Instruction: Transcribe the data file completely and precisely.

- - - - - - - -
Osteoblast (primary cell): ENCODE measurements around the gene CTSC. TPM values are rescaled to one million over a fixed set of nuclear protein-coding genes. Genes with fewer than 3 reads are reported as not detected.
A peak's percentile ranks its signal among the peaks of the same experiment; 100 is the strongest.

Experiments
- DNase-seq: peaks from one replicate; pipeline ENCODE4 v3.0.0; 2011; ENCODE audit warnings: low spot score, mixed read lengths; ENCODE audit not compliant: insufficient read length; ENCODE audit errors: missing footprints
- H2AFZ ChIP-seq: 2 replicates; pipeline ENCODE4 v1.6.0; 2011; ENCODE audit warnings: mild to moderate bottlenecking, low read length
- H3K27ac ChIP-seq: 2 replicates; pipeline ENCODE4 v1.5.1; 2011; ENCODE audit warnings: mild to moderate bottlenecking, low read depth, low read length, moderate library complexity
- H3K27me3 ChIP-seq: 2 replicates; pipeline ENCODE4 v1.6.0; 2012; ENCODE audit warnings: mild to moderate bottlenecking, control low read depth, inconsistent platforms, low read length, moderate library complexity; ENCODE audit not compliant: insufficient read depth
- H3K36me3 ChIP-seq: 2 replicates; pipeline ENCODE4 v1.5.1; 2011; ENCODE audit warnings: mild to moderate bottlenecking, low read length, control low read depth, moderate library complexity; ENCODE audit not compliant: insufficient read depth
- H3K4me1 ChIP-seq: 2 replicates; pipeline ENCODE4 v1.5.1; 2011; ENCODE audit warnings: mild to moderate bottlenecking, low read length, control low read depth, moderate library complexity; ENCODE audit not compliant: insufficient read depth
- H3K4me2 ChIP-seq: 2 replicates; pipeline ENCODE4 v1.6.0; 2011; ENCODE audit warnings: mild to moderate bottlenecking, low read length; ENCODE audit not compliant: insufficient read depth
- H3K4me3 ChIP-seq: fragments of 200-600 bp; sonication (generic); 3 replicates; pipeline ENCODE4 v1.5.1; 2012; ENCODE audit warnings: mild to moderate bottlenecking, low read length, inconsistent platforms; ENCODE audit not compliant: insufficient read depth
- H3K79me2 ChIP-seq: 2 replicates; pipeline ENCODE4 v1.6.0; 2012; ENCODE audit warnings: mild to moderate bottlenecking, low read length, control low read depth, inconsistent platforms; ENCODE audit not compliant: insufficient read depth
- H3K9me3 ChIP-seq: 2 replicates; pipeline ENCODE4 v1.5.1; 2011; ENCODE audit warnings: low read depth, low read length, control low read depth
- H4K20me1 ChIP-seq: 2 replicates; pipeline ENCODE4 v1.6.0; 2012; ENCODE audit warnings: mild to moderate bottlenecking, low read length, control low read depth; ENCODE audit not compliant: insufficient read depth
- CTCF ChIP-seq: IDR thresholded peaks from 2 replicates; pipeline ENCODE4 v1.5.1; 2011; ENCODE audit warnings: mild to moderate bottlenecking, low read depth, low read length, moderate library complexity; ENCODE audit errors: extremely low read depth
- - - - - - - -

Osteoblast (primary cell): ENCODE measurements around the gene CTSC. TPM values are rescaled to one million over a fixed set of nuclear protein-coding genes. Genes with fewer than 3 reads are reported as not detected.
A peak's percentile ranks its signal among the peaks of the same experiment; 100 is the strongest.

Experiments
- DNase-seq: peaks from one replicate; pipeline ENCODE4 v3.0.0; 2011; ENCODE audit warnings: low spot score, mixed read lengths; ENCODE audit not compliant: insufficient read length; ENCODE audit errors: missing footprints
- H2AFZ ChIP-seq: 2 replicates; pipeline ENCODE4 v1.6.0; 2011; ENCODE audit warnings: mild to moderate bottlenecking, low read length
- H3K27ac ChIP-seq: 2 replicates; pipeline ENCODE4 v1.5.1; 2011; ENCODE audit warnings: mild to moderate bottlenecking, low read depth, low read length, moderate library complexity
- H3K27me3 ChIP-seq: 2 replicates; pipeline ENCODE4 v1.6.0; 2012; ENCODE audit warnings: mild to moderate bottlenecking, control low read depth, inconsistent platforms, low read length, moderate library complexity; ENCODE audit not compliant: insufficient read depth
- H3K36me3 ChIP-seq: 2 replicates; pipeline ENCODE4 v1.5.1; 2011; ENCODE audit warnings: mild to moderate bottlenecking, low read length, control low read depth, moderate library complexity; ENCODE audit not compliant: insufficient read depth
- H3K4me1 ChIP-seq: 2 replicates; pipeline ENCODE4 v1.5.1; 2011; ENCODE audit warnings: mild to moderate bottlenecking, low read length, control low read depth, moderate library complexity; ENCODE audit not compliant: insufficient read depth
- H3K4me2 ChIP-seq: 2 replicates; pipeline ENCODE4 v1.6.0; 2011; ENCODE audit warnings: mild to moderate bottlenecking, low read length; ENCODE audit not compliant: insufficient read depth
- H3K4me3 ChIP-seq: fragments of 200-600 bp; sonication (generic); 3 replicates; pipeline ENCODE4 v1.5.1; 2012; ENCODE audit warnings: mild to moderate bottlenecking, low read length, inconsistent platforms; ENCODE audit not compliant: insufficient read depth
- H3K79me2 ChIP-seq: 2 replicates; pipeline ENCODE4 v1.6.0; 2012; ENCODE audit warnings: mild to moderate bottlenecking, low read length, control low read depth, inconsistent platforms; ENCODE audit not compliant: insufficient read depth
- H3K9me3 ChIP-seq: 2 replicates; pipeline ENCODE4 v1.5.1; 2011; ENCODE audit warnings: low read depth, low read length, control low read depth
- H4K20me1 ChIP-seq: 2 replicates; pipeline ENCODE4 v1.6.0; 2012; ENCODE audit warnings: mild to moderate bottlenecking, low read length, control low read depth; ENCODE audit not compliant: insufficient read depth
- CTCF ChIP-seq: IDR thresholded peaks from 2 replicates; pipeline ENCODE4 v1.5.1; 2011; ENCODE audit warnings: mild to moderate bottlenecking, low read depth, low read length, moderate library complexity; ENCODE audit errors: extremely low read depth